“Come on, Zach, you’re almost there!” I shouted. “You can do it, buddy!”

From 25 feet beneath the soles of his shoes, I could see his thin body tense and begin to tremble. He had two handholds clutched in a white-knuckle grip, and one slipped as his palms filled with sweat. He cried out to me in a shrill panic that turned my blood cold. I knew he was safe in his harness, but he didn’t know that and he began to cry.

“Let go and slide down, Zach!” I encouraged. “Nothing will happen to you, son. Your harness will keep you safe!”

He began to cry louder. He was completely frozen with fear and unable to move. I knew he wasn’t coming down with me standing there telling him to. I had to take action.

I was wearing flip-flops that day, but I knew I had to get up there somehow to bring him down. I kicked them off, strapped to a second safety harness, and began climbing that wall barefooted. I ignored the pain in my feet and scampered up that wall as fast as my limbs would carry me. My child was in trouble. All I cared about in that moment was getting to him.

I pulled up next to him on the wall and when he saw my face, he began crying harder. I tried to soothe him and reason with him, but he was too far into his own head to hear me from where I was. I began shimmying sideways to draw closer to him.

“Son, I cannot take you down this thing myself,” I said. “You have to let go and slide down.”

“I can’t!” he wailed through his loud sobs. “I can’t let go! It’ll hurt me if I do!”

I realized in that moment that he was holding on to that wall because he believed he had no other option. He was afraid of letting go because he thought it would be the end of him.

I put my arm around him, leaned in to his ear, and whispered, “My son, I would never do anything to hurt you. You are safe with me here and the equipment I gave you for this experience. Please trust me and just let go. I promise you with all that I am that you will not die. This experience will only make you stronger.”

His crying subsided at these words. He fixed his eyes on mine, relaxed his body, and pushed off the wall. My beloved son trusted my words and let go. He slid harmlessly to the ground, unsnapped his harness and stepped out, and threw his arms around me.

“Thank you for trusting me,” I said.

“Thank you for being there to protect me, Daddy.”

Sometimes, letting go is all you can do.


Frank Vaughn is a regional Emmy Award- and AP Media Editors Award-winning writer and columnist who loves to describe his view of the world from the cheap seats. A 22-year veteran of the U.S. Army, Frank has traveled the world and experienced many different cultures. He is a graduate of Ouachita Baptist University in Arkadelphia, Ark. and the Defense Information School at Fort George G. Meade, Md., where he received training in journalism and public relations.

I canoe–Can you?

Posted on Updated on

Canoes and I have never had a great relationship.  I must be some kind of a masochist though, because I keep returning to that relationship for more abuse with barely a thought given to our sordid past.

I canoed for the first time when I was 12.  It was the Spring River, and I was assured that it would be a leisurely day of fun in the sun and that I would get to experience God’s creation with my church youth group.  I nearly died.

This was 30 years ago, so the details are a bit fuzzy, but the gist is that we were nearly to the end of this trip down the river and, at that point, had been the only canoe in the group that had not tipped over yet.  We encountered a minor waterfall that was maybe a three-foot drop just before a bend in the river.  No problem, right?  We landed fine, but as we tried to negotiate the bend, another canoe bumped into us and sent us headlong into a dirt bank on the side of the river.  Over we went, and our title as the most reliable boat on the water rushed away in the current, along with our cooler, flip flops, sunscreen, and my favorite hat.  I wasn’t aware at the time that my hat was gone because I was too busy drowning.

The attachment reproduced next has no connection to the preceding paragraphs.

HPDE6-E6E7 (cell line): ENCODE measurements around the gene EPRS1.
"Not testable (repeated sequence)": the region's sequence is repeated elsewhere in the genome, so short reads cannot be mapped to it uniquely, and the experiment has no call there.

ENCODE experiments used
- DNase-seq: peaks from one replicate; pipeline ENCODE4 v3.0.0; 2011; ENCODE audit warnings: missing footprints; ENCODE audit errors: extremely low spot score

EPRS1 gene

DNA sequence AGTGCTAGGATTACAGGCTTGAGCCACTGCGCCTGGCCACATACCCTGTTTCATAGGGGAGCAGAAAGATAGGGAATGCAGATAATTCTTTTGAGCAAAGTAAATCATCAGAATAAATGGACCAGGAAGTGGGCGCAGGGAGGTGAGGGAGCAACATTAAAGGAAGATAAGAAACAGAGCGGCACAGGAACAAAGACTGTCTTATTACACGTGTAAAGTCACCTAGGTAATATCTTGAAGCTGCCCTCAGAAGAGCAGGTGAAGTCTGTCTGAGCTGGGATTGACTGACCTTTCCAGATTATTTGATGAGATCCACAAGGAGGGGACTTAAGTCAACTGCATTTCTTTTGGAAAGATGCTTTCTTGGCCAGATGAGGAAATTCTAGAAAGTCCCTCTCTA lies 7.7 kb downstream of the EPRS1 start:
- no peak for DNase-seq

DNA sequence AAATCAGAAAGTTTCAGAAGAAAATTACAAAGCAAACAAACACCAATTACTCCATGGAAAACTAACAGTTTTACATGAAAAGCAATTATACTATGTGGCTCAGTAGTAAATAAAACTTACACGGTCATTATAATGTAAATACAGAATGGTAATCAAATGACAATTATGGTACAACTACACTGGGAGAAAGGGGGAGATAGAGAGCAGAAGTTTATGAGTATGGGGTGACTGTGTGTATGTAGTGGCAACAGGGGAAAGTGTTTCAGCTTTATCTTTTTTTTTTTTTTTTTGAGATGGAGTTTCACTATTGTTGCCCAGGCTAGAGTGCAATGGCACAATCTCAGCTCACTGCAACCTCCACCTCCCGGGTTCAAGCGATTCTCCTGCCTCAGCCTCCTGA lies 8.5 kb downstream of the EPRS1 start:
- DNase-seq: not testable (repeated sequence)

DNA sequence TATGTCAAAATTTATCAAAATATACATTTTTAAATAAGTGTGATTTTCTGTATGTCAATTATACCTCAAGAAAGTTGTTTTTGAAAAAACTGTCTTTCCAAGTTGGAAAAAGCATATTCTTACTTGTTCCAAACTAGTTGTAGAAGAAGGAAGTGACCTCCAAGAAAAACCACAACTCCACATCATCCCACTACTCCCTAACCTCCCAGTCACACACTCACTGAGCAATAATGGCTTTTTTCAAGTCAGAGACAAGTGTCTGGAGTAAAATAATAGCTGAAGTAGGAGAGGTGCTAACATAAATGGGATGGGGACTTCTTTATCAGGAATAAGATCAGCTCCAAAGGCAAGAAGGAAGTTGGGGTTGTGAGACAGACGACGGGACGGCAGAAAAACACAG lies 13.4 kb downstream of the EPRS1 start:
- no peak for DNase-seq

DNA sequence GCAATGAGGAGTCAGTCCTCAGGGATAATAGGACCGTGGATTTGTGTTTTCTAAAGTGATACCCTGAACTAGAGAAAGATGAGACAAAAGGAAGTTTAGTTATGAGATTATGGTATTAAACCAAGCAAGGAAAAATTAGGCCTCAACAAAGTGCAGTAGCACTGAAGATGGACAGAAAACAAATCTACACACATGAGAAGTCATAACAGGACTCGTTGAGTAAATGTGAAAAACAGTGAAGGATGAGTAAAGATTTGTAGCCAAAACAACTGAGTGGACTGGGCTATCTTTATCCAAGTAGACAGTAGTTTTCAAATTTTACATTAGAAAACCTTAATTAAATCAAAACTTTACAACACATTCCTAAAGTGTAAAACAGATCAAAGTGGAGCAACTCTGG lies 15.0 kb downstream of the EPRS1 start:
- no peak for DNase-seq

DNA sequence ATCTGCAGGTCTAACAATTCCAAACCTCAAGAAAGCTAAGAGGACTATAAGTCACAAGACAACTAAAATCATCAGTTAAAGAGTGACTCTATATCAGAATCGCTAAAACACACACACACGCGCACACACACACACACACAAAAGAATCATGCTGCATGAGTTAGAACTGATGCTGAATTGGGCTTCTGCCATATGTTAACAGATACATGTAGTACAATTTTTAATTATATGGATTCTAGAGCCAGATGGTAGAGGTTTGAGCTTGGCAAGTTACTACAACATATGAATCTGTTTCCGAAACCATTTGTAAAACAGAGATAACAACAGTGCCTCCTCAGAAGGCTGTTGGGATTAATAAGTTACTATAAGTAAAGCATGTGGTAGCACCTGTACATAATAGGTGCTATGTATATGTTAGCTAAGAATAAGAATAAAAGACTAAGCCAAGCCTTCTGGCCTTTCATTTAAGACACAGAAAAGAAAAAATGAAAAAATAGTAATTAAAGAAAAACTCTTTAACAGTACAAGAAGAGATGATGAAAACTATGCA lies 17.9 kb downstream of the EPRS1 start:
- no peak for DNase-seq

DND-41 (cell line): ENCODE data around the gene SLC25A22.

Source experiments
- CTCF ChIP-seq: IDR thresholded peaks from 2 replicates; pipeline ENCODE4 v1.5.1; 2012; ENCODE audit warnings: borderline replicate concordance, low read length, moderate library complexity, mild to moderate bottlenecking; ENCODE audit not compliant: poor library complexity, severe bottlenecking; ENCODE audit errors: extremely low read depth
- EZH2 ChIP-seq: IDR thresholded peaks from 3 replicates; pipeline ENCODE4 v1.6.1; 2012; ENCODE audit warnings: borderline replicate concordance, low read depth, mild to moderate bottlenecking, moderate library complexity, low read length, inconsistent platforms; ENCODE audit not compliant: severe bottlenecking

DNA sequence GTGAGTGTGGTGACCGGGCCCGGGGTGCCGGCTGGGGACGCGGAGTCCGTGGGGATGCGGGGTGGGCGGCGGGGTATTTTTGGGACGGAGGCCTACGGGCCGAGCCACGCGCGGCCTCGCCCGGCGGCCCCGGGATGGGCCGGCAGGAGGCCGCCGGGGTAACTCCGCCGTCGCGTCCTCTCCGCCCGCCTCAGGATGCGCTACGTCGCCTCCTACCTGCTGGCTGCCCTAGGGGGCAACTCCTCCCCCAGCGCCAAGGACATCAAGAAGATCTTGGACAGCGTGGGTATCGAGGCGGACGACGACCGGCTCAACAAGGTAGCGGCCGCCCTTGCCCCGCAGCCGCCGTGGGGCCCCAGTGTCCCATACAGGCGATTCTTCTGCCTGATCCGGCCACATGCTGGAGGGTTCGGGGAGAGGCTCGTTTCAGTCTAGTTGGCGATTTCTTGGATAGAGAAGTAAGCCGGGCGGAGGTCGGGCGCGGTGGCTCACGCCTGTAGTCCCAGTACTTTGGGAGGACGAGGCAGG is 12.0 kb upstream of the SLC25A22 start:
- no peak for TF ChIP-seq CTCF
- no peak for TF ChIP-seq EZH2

My foot got caught between two rocks in the river bed when I went under, and because I was 12 at that time I wasn’t tall enough to keep my head above water.  I began taking water into my lungs and I was in serious trouble.  My youth pastor swam under, dislodged my foot and hauled me to the surface.  I coughed up the water from my lungs and lived to fight another day, swearing I would never canoe again.

I went back the next year.  And the year after that.

I attended summer classes after my sophomore year at Ouachita Baptist University, and someone in one of my classes got the bright idea to blow off a day of class and go canoeing on the Caddo and Ouachita Rivers.  I reluctantly agreed to go, forgetting that I hate canoeing almost as much as it hates me.  I was warned that the rivers could be somewhat angry, so I really dreaded this trip.

There was good news and bad news when we got there.  The good news was, we weren’t going to canoe.  The company was out of canoes and told us our only option was inner tubes.  When I heard that, I figured we would cancel the trip and go back to the dorm.  The bad news was, we didn’t cancel the trip.  The decision was made to inner tube these rivers in succession that day, with our final destination being the OBU dock on the bank of the Ouachita.  Since I didn’t have a car, I had no choice but to participate.

Thinking I was going to die on one of these two rivers, I said a small prayer, mentally willed my meager worldly possessions (three pairs of faded jeans, a Sony Discman, and 200 CDs) to my little brother, and set out on what I was sure would be an aquatic funeral.

The trip was boring.  I mean, soul-crushingly boring.  The Caddo was so low that we wound up walking most of that leg of the trip.  The Ouachita, while plenty deep, was so slow moving that we had to paddle our arms off–in inner tubes–just to move forward on it.  What was supposed to be a 3-hour trip wound up taking 10 hours.  We walked up on the bank of the Ouachita at OBU well after dark, praying we wouldn’t be bitten by snakes.  I again swore I would never travel a river again in anything that didn’t have a motor attached.

If you’re at the Spring River this coming August, be sure to wave and say hello to me.